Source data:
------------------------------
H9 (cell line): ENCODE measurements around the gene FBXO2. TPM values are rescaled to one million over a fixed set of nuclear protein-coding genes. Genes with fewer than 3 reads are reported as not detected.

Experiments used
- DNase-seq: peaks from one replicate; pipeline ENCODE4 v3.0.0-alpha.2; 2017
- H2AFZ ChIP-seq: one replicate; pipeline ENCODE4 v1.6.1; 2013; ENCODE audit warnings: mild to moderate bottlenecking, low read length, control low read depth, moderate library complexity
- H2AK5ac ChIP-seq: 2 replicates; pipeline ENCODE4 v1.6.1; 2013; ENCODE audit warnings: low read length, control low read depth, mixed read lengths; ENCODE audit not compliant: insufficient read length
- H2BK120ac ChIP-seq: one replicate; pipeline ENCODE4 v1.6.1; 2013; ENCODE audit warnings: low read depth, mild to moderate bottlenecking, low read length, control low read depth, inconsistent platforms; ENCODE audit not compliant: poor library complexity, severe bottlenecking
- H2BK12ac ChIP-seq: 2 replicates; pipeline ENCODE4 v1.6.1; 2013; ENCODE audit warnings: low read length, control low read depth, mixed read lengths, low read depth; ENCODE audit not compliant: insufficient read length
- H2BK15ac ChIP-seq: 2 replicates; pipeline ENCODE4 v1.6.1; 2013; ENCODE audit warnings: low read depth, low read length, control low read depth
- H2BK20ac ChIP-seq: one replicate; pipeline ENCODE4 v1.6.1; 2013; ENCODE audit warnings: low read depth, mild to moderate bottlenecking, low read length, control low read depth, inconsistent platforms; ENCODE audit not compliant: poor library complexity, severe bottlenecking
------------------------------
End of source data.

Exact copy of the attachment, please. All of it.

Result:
H9 (cell line): ENCODE measurements around the gene FBXO2. TPM values are rescaled to one million over a fixed set of nuclear protein-coding genes. Genes with fewer than 3 reads are reported as not detected.

Experiments used
- DNase-seq: peaks from one replicate; pipeline ENCODE4 v3.0.0-alpha.2; 2017
- H2AFZ ChIP-seq: one replicate; pipeline ENCODE4 v1.6.1; 2013; ENCODE audit warnings: mild to moderate bottlenecking, low read length, control low read depth, moderate library complexity
- H2AK5ac ChIP-seq: 2 replicates; pipeline ENCODE4 v1.6.1; 2013; ENCODE audit warnings: low read length, control low read depth, mixed read lengths; ENCODE audit not compliant: insufficient read length
- H2BK120ac ChIP-seq: one replicate; pipeline ENCODE4 v1.6.1; 2013; ENCODE audit warnings: low read depth, mild to moderate bottlenecking, low read length, control low read depth, inconsistent platforms; ENCODE audit not compliant: poor library complexity, severe bottlenecking
- H2BK12ac ChIP-seq: 2 replicates; pipeline ENCODE4 v1.6.1; 2013; ENCODE audit warnings: low read length, control low read depth, mixed read lengths, low read depth; ENCODE audit not compliant: insufficient read length
- H2BK15ac ChIP-seq: 2 replicates; pipeline ENCODE4 v1.6.1; 2013; ENCODE audit warnings: low read depth, low read length, control low read depth
- H2BK20ac ChIP-seq: one replicate; pipeline ENCODE4 v1.6.1; 2013; ENCODE audit warnings: low read depth, mild to moderate bottlenecking, low read length, control low read depth, inconsistent platforms; ENCODE audit not compliant: poor library complexity, severe bottlenecking